Editor’s note: Due to the proximity of the upcoming astronomical event, Larry Scheckel has submitted a special Ask Your Science Teacher for the Jan. 14 Tomah Monitor-Herald.

QUESTION: What is this super blood wolf moon coming up on Jan. 20, 2019?

ANSWER: It sure sounds scary when we see the words “blood” and “wolf” in the description. Assuming clear skies on the evening of Sunday, January 20, 2019, night-sky viewers all over North and South America will be treated to a “super blood wolf moon.” Nothing scary, just a wonderous sight! Let’s break the three terms down.

A super moon happens when two events occur simultaneously; a full moon and its closest approach to Earth. The orbit of the moon around the Earth is not a perfect circle. Its path is somewhat oval, or elliptical. That means that once a month the moon is closer to Earth (perigee) and once a month it is a bit more distant (apogee).

On the night of Jan. 20, the moon will be at its closest point to the Earth in its orbit, and it will appear slightly larger, hence “super.” Those two phenomena, full and close, give the moon the “super” tag. How much bigger? Best estimates are that the Moon will appear to be 14 percent bigger and 30 percent brighter.

What about the “blood” name? That is caused by a lunar eclipse. During a lunar eclipse, the moon moves into the shadow of the Earth. Light from the sun must travel through our atmosphere to get to the moon.

Light is made up of seven colors. An easy way to remember them is: ROY G BIV for red, orange, yellow, green, blue, indigo and violet. The shortest light waves are in the blue region and the longest are red. When light travels through our atmosphere, some of the light is scattered. Dust particles and moisture act as tiny mirrors and reflect light in all directions. The shorter blue waves are scattered or reflected the most, which means we see these reflections from dust particles and moisture. We say the sky looks blue.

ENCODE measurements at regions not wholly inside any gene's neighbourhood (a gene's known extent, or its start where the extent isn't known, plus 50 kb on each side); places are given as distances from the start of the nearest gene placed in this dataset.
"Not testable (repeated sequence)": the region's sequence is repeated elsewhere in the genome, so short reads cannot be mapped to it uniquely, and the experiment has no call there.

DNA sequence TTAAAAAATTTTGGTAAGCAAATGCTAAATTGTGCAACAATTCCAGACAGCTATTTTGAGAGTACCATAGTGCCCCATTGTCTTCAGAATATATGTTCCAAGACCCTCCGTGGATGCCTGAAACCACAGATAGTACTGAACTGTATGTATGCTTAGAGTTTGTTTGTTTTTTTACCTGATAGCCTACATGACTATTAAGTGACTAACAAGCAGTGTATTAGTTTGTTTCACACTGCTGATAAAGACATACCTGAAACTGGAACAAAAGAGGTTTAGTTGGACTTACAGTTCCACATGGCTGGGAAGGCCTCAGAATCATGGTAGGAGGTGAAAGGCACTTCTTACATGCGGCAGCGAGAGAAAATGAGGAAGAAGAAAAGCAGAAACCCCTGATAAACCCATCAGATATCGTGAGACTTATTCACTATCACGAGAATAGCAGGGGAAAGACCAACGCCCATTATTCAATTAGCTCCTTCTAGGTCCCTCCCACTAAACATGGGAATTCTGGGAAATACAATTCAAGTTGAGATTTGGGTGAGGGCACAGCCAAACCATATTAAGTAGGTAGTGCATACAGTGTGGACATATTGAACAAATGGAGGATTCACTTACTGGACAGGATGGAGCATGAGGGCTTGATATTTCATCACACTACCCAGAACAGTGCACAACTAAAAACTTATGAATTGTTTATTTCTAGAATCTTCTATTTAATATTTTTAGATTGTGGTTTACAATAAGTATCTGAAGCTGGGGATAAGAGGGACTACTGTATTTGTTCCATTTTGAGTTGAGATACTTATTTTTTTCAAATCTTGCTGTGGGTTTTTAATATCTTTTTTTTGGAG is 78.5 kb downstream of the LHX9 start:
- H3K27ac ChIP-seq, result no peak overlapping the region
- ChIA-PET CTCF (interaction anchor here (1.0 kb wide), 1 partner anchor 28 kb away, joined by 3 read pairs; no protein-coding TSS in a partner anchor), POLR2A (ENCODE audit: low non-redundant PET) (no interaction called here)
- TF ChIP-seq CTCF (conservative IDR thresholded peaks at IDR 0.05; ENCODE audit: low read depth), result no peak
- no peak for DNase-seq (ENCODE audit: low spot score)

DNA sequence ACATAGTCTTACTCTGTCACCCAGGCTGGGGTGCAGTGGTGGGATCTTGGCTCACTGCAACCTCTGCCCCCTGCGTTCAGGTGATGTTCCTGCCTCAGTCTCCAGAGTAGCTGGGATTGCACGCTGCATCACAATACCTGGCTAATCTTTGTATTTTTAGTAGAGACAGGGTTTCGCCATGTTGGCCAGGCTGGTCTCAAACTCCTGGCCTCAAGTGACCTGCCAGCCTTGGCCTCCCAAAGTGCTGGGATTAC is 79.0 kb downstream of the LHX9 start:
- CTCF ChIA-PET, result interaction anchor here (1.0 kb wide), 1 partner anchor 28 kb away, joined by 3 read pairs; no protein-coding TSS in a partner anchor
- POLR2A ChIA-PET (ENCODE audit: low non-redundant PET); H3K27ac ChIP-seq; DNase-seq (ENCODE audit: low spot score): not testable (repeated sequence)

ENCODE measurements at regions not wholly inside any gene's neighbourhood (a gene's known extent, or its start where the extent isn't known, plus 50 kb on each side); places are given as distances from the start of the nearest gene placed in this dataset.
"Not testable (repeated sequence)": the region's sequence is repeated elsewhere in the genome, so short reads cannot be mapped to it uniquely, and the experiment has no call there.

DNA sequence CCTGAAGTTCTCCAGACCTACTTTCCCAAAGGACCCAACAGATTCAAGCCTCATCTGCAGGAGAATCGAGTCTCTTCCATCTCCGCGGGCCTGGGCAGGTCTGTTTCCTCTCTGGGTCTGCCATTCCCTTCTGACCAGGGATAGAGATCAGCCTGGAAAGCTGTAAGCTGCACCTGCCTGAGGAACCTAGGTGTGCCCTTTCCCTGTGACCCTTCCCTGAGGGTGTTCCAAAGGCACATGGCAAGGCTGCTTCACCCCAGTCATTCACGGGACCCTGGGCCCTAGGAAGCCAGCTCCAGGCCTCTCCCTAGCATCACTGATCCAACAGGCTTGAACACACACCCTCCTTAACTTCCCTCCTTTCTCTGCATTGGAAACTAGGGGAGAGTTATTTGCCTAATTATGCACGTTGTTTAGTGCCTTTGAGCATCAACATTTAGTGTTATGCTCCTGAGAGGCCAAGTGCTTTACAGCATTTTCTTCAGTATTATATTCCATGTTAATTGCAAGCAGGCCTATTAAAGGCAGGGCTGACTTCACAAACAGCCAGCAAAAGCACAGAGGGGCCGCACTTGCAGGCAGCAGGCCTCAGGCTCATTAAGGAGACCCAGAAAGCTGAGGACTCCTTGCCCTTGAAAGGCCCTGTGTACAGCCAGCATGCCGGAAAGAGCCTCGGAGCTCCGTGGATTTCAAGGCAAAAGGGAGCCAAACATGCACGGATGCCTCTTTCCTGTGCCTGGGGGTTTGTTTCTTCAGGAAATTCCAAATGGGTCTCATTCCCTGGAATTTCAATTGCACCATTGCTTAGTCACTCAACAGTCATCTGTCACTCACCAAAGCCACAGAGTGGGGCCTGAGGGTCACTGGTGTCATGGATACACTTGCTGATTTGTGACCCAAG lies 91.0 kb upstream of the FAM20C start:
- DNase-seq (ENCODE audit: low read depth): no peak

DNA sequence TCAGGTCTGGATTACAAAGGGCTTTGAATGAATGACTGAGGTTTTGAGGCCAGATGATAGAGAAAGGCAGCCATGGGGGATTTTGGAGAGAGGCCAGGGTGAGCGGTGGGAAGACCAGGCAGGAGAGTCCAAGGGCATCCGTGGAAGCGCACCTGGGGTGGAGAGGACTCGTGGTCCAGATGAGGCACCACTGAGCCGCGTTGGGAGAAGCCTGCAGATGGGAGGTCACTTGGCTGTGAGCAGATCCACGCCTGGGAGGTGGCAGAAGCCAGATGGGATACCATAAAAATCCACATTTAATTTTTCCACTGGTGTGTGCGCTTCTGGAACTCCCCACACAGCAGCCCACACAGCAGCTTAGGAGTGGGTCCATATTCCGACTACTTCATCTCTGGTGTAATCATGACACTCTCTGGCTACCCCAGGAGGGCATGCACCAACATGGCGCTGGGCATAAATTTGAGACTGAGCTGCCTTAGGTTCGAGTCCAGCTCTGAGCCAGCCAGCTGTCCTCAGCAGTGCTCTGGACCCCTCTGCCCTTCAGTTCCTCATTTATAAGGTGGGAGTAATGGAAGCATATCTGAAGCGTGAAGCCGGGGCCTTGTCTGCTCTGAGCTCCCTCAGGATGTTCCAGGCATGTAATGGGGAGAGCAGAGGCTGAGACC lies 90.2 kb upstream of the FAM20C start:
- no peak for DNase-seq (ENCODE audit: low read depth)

During a lunar eclipse, the earth blocks almost all sunlight from hitting the moon. The blue wavelengths are scattered out and the longer waves of red and orange strike the Moon. The Moon takes on that “blood” color. Some people describe it as the color of a penny.

What about that “wolf” name? Native Americans gave each full moon a name. The full moon of January was labelled the “wolf” moon, ostensibly because amid the deep snows and bitter cold of winter, the hungry wolf packs howled away outside Indian villages.

The total lunar eclipse will begin on Sunday, Jan. 20 at 10:45 p.m. with totality about 11:15 p.m. The eclipse will end about 12:45 a.m., the next day of Monday, Jan. 21.

The next lunar eclipse after January 2019 will be May 26, 2021, and it won’t be a super blood wolf moon.

The moon and sun together cause the tides, the rise and fall of sea levels on the Earth. There are two low tides and two high tides every day and roughly six hours from low tide to high tide and vice-versa.

A neap tide occurs around first quarter and third quarter moon. The sun and moon are at right angles to the Earth. The gravitational pull comes from two different directions lessening the difference in sea levels between high tide and low tide.

A spring tide occurs at full moon and new moon. The sun and moon act in the same direction causing greater rise and fall of tide levels.

Those nasty Nazis fire-bombed London on the night of Dec. 29-30, 1940. There was a new moon, and the moon was near perigee. Those two simultaneous conditions gave rise to extremely high and low tides. Formations of 136 Luftwaffe bombers started 1,500 fires at a time of low tide. The water drained out of the Thames River and firefighters could not drag their hoses out into the channel to put out the fires.

The military planners of D-Day, June 6, 1944, choose to storm the Normandy beaches at low tide. German defenses, dug into the sand, went all the way down to the low-tide mark. At high tide, those obstacles would have prevented the landing craft from reaching shore.

Larry Scheckel is a retired Tomah High School physics teacher.

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Tomah Journal editor

Steve Rundio is editor of the Tomah Journal. Contact him at 608-374-7785.

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